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FTC Votes to Issue Ban on Workplace Non-Compete Agreements
Monday, May 6, 2024

On Tuesday, the Federal Trade Commission (FTC) issued its long-anticipated final rule that would ban the use of non-competes nationwide with limited exceptions. There are details that all employers should know about the new rule, but perhaps the two most important are these: The ban may never end up taking effect, and even if it does, there will be ample time to prepare for these eventualities. So, while employers should monitor the rule and be mindful of their potential obligations under the rule, it may be premature to overhaul practices and agreements just yet. It is within that context that employers should view the rule’s requirements, and how they may need to react.

When would the FTC’s rule take effect?

The rule would take effect 120 days after publication, so likely sometime in the latter half of August 2024.

Would the rule apply only to employees, or does it cover other individuals, like contractors?

The rule would apply to anyone who formerly or currently works, whether paid or unpaid, for an employer. The rule would not be limited to employees. It also would cover independent contractors, interns, externs, volunteers, apprentices, and sole proprietors. However, the rule would not apply to a franchisee in the context of a franchisee-franchisor relationship.

How does the rule define “non-compete”?

The rule defines “non-compete” broadly as any contractual term or workplace policy, written or oral, that “prohibits a worker from, penalizes a worker for, or functions to prevent a worker from” seeking or accepting work with anyone in the United States, or operating a business in the United States, after their working relationship ends.

Are non-solicitation and confidentiality covenants prohibited too?

Both non-solicitation and confidentiality covenants can still be used. The rule would not have any impact on covenants that require employees to protect their employer’s confidential information and trade secrets, nor would it prohibit employers from imposing covenants that prohibit employees from poaching customers or employees. That said, employers should be mindful that overbroad non-solicitation or nondisclosure covenants that “function to prevent” someone from accepting employment or operating a business could be interpreted as a non-compete under the rule, and therefore proper drafting will be essential, just as is the case currently. In addition, employers should continue remain cognizant of any limitations under applicable state laws.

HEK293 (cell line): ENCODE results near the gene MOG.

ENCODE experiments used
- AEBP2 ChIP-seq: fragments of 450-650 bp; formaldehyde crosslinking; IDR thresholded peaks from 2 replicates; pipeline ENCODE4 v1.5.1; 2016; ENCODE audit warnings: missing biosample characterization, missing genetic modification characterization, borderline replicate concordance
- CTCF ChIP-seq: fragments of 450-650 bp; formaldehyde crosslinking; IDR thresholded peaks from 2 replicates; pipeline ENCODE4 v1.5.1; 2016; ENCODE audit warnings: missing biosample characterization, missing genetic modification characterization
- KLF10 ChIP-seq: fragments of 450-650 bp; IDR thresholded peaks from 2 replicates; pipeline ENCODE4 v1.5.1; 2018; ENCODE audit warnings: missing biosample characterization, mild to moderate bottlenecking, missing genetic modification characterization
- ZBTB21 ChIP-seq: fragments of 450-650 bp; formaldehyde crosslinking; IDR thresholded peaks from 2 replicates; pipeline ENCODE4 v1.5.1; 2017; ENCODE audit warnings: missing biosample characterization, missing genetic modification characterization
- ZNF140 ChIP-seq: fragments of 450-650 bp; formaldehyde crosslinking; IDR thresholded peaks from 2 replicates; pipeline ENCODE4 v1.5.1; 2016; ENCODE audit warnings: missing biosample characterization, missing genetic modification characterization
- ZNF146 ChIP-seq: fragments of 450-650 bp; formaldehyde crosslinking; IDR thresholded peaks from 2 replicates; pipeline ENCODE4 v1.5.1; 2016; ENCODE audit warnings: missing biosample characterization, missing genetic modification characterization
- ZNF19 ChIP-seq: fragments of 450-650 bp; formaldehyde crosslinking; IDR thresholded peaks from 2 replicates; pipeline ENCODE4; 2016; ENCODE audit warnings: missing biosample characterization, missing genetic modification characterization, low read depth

What would the rule prohibit?

The rule would prohibit employers from entering into, attempting to enter into, enforcing, attempting to enforce, or representing that an individual is subject to a non-compete after the rule’s effective date, subject to limited exceptions for “senior executives,” as discussed below. Employers should note that unless and until the rule takes effect, they are not prohibited from continuing current practices with respect to non-competes.

Would employers still be able to prohibit competition during employment under the rule?

Yes. The definition of non-compete focuses on the post-work period. The rule would not prohibit employers from having policies and contract terms that prohibit employees or contractors from competing during their employment or contractor relationship.

Would the rule apply retroactively?

Yes, the rule would apply retroactively to all agreements except for non-competes entered into by senior executives before the rule’s effective date. In addition, the rule would not apply “where a cause of action related to a non-compete clause accrued prior to the effective date” of the rule. According to the preamble to the rule, this would include situations “where an employer alleges that a worker accepted employment in breach of a non-compete if the alleged breach occurred prior to the effective date” of the rule.

Who is a senior executive?